Congress allocated $200 million for Mississippi rental assistance in the latest stimulus package. Here's how to add yourself to the waitlist. Credit: Associated Press

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The U.S. Centers for Disease Control and Prevention ordered a stop to some evictions and residential removals beginning Sept. 4 to the end of the year.

But a renter must provide a declaration to their landlord or property manager, certifying that the order applies to them, for it to work.

For people who may not have access to a printer, the Kentucky Equal Justice Center developed a computer application that allows people facing eviction to fill out and sign the CDC document online and email it to their landlord. Click here to use the tool.

Some justice court judges, the people in charge of evictions across Mississippi, are being more proactive, informing tenants of the option. But others are conducting business as usual, only considering the CDC order when it comes up.

Hinds County has seen 260 evictions and 78 warrants of removal just in the last 2 weeks.

The CDC issued a nationwide eviction moratorium that took effect Sept. 4, but it only works if the tenant asks for it, which means they must be aware it exists. https://t.co/PwiNj8Y2Z6

— Anna Wolfe (@ayewolfe) September 17, 2020

The order covers people who: 1) earned less than $99,000 in 2020, 2) are unable to pay rent due to income loss, a layoff, or extraordinary out-of-pocket expenses, 3) are making their best effort to pay what they can, 4) have made their best effort to secure other government assistance for rent or housing (such as the Rental Assistance for Mississippians Program (RAMP)), and 5) face homelessness if they are evicted.

Mississippians facing eviction may fill out the document below to invoke the CDC order:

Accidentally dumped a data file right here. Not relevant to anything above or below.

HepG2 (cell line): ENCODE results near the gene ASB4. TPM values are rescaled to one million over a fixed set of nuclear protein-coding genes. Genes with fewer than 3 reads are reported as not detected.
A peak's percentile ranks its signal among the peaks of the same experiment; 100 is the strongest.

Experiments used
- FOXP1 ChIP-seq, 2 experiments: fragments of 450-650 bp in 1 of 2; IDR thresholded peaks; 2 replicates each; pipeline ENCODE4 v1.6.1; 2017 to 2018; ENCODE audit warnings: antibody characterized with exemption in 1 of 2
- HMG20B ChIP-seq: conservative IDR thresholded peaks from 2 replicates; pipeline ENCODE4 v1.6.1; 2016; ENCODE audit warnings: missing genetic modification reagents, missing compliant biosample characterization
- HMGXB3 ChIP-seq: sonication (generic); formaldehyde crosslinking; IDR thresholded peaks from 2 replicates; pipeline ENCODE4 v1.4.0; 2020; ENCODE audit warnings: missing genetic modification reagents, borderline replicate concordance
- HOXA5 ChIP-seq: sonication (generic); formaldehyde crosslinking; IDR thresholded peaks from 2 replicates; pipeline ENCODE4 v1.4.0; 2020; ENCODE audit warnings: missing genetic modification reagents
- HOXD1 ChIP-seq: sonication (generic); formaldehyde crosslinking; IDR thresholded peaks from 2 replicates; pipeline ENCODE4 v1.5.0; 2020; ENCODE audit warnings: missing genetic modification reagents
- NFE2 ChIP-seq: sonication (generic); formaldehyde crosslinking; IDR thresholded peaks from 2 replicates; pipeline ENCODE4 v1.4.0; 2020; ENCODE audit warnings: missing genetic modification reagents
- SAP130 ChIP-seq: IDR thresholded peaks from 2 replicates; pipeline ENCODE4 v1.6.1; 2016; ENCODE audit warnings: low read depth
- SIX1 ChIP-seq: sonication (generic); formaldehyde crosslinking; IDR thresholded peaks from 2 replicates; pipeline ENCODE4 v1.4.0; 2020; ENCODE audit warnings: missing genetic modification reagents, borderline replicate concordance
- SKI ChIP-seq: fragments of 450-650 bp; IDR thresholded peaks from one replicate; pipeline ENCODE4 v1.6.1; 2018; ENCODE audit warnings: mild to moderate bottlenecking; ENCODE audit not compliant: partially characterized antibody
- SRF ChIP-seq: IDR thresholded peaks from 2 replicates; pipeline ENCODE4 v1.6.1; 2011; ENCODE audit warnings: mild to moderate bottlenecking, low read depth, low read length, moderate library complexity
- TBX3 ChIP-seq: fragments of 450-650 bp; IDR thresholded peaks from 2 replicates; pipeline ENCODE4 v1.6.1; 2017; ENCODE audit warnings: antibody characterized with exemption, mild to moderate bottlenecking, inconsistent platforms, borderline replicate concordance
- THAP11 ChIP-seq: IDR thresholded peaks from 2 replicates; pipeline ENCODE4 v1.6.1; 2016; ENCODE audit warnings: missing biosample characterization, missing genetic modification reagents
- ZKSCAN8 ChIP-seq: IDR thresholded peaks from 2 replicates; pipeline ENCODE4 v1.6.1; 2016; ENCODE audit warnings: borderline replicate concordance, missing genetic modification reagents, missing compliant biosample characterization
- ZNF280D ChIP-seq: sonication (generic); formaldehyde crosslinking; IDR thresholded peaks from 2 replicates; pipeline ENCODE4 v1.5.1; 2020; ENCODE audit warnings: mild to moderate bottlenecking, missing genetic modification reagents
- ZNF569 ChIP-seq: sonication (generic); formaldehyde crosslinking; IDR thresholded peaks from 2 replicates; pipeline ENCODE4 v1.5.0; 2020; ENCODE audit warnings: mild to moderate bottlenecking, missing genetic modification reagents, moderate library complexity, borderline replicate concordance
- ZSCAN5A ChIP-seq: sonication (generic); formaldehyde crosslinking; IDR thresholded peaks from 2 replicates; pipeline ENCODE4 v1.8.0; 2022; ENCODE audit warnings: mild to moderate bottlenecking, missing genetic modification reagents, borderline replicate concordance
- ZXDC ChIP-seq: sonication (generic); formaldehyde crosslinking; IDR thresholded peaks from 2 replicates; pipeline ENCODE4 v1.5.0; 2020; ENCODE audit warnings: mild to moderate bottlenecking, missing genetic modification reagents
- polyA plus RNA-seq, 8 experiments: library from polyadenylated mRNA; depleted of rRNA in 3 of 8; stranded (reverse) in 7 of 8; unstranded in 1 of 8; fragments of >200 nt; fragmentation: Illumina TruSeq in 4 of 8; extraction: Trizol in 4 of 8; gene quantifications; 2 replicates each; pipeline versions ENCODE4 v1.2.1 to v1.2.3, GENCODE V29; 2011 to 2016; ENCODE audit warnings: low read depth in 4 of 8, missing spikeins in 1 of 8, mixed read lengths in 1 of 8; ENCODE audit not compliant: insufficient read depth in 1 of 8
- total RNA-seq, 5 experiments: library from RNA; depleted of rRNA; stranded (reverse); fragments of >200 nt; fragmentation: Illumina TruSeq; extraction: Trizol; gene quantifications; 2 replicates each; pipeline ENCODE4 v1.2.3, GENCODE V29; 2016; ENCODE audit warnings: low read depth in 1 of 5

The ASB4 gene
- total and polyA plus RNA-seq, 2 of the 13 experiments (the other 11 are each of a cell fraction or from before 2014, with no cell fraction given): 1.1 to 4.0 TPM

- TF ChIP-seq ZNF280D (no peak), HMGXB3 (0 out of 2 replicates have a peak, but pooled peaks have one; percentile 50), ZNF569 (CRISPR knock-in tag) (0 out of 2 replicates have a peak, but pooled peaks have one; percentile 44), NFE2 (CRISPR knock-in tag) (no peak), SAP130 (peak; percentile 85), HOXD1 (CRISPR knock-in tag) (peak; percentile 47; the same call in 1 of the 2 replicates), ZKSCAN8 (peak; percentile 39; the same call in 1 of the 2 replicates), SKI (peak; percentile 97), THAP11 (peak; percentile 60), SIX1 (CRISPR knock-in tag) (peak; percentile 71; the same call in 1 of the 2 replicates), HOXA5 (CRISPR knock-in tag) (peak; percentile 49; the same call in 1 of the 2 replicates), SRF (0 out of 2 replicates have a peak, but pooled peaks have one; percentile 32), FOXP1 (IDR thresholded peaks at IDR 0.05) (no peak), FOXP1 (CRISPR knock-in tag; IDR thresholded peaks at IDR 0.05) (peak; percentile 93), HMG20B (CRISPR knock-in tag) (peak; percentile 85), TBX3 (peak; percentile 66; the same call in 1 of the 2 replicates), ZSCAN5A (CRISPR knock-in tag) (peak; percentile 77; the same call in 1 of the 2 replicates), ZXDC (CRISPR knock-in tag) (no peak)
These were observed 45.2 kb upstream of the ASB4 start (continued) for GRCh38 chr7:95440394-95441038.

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Anna Wolfe, a native of Tacoma, Wa., is an investigative reporter writing about poverty and economic justice. Before joining the staff at Mississippi Today in September of 2018, Anna worked for three years at Clarion Ledger, Mississippi’s statewide daily newspaper. She also worked as an investigative reporter for the Center for Public Integrity and Jackson Free Press, the capital city’s alternative newsweekly. Anna has received national recognition for her work, including the 2021 Goldsmith Prize for Investigative Reporting, the 2021 Collier Prize for State Government Accountability, the 2021 John Jay/Harry Frank Guggenheim Excellence in Criminal Justice Reporting Award, the 2020 Al Neuharth Innovation in Investigative Journalism Award and the February 2020 Sidney Award for reporting on Mississippi’s debtors prisons. She received the National Press Foundation’s 2020 Poverty and Inequality Award. She also received first place in the regional Green Eyeshade Awards in 2021 for Public Service in Online Journalism and 2020 for Business Reporting, and the local Bill Minor Prize for Investigative Journalism in 2019 and 2018 for reporting on unfair medical billing practices and hunger in the Mississippi Delta.